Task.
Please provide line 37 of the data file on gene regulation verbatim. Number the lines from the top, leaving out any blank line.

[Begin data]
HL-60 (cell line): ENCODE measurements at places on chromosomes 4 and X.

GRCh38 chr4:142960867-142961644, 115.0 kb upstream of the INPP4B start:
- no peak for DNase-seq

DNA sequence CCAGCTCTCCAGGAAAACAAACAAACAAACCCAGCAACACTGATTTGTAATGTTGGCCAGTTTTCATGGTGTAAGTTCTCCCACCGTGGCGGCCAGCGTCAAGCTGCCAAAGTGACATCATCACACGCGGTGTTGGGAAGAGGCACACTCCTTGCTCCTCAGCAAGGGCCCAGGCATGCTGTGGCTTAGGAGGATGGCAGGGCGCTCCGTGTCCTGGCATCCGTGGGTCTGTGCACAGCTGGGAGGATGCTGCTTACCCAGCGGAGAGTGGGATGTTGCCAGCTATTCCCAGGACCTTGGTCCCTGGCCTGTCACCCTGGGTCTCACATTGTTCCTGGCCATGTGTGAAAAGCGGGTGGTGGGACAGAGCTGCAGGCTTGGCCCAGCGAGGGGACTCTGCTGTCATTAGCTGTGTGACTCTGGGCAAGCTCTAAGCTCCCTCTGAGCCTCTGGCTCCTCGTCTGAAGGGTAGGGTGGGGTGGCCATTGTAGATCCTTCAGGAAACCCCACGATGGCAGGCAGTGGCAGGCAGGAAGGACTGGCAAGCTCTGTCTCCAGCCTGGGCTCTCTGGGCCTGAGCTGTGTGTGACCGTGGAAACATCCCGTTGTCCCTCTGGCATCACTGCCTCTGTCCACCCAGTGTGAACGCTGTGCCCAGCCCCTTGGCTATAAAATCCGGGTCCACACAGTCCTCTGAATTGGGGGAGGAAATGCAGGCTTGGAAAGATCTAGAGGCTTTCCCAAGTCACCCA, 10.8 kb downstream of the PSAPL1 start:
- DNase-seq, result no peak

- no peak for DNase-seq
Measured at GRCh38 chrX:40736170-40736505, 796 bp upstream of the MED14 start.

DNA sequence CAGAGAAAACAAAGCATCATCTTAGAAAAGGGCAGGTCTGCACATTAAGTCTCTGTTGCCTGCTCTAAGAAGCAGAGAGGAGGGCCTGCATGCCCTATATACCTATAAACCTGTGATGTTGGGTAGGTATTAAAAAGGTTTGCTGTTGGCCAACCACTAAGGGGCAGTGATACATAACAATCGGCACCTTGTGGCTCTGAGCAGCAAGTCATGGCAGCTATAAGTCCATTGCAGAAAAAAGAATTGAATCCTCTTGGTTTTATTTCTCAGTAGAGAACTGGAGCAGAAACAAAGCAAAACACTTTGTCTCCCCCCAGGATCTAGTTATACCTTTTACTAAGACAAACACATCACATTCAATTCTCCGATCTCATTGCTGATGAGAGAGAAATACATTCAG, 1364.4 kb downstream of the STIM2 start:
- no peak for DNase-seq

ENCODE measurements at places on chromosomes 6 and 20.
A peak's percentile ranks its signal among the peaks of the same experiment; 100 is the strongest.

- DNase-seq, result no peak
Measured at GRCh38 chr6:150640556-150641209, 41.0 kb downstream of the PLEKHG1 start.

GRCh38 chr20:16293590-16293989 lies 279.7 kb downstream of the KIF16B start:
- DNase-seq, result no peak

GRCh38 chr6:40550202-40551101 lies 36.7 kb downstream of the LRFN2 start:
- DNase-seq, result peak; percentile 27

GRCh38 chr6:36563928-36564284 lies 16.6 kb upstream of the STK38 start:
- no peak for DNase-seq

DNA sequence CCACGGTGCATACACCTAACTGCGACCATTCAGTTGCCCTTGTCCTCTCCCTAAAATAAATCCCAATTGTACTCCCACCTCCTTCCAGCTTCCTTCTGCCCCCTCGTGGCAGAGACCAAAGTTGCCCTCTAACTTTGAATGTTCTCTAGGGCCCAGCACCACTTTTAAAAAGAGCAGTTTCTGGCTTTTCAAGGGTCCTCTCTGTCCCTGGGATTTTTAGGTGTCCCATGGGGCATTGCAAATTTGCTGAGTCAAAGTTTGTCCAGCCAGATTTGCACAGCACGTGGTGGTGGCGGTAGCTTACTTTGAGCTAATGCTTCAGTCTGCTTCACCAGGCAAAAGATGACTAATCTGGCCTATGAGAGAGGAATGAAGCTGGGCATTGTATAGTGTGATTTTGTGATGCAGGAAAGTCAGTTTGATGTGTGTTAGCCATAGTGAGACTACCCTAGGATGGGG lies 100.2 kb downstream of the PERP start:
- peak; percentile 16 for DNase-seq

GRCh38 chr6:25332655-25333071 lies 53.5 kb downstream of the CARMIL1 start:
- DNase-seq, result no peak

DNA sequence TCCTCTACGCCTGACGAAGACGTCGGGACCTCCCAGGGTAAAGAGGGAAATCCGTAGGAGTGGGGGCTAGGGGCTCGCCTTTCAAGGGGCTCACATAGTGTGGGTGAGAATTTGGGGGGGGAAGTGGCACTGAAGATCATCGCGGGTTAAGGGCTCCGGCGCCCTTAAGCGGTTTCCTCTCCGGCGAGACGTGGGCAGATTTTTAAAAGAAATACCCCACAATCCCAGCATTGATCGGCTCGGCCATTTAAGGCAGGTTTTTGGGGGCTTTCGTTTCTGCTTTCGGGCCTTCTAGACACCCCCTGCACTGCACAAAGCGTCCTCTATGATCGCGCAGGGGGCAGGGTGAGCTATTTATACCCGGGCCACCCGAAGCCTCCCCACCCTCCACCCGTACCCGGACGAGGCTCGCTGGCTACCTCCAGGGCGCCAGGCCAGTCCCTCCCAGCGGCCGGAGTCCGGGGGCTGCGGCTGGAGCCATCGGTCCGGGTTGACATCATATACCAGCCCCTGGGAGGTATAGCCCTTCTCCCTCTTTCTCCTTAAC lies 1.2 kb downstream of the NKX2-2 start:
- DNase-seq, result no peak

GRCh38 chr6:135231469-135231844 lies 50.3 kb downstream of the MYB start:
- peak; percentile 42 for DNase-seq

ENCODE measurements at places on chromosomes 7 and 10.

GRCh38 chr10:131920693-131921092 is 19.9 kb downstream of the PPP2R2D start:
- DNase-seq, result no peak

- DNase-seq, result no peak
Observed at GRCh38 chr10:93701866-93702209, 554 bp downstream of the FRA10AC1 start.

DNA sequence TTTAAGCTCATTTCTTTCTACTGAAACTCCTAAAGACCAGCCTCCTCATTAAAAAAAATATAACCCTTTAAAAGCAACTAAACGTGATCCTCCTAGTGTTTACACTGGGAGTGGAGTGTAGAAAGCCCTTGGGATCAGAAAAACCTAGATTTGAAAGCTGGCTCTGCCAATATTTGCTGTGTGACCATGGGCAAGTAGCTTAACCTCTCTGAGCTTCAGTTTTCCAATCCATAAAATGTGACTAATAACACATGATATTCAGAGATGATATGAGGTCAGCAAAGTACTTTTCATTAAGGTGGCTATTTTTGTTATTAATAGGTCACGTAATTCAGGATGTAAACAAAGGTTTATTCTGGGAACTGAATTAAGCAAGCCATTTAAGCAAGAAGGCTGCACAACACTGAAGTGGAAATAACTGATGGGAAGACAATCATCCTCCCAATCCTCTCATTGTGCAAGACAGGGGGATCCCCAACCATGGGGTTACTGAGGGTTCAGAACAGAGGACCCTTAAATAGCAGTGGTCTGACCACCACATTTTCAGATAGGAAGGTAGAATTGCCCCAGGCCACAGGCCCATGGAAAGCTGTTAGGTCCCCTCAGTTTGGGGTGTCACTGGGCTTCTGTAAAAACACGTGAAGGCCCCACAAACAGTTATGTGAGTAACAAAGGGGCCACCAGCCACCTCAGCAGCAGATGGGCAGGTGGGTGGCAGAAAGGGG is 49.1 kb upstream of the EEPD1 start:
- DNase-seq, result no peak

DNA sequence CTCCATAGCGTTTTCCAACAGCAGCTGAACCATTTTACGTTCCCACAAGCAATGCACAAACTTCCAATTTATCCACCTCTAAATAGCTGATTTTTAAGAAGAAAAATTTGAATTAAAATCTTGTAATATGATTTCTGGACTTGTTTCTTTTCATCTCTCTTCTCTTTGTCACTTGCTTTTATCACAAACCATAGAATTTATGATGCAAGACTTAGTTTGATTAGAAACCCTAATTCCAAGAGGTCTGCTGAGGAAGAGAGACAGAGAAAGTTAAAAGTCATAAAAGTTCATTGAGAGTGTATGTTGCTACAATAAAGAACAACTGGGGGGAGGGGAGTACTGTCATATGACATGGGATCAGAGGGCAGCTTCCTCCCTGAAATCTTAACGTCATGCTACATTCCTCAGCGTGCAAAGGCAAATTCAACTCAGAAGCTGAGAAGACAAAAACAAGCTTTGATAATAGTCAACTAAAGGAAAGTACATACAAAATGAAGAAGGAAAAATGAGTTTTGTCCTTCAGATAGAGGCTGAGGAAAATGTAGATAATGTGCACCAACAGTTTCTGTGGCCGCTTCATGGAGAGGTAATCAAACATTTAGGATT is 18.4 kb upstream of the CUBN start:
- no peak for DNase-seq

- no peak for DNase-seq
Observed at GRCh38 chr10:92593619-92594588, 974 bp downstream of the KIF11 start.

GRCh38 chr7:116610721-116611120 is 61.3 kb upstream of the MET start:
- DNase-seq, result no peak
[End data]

- no peak for DNase-seq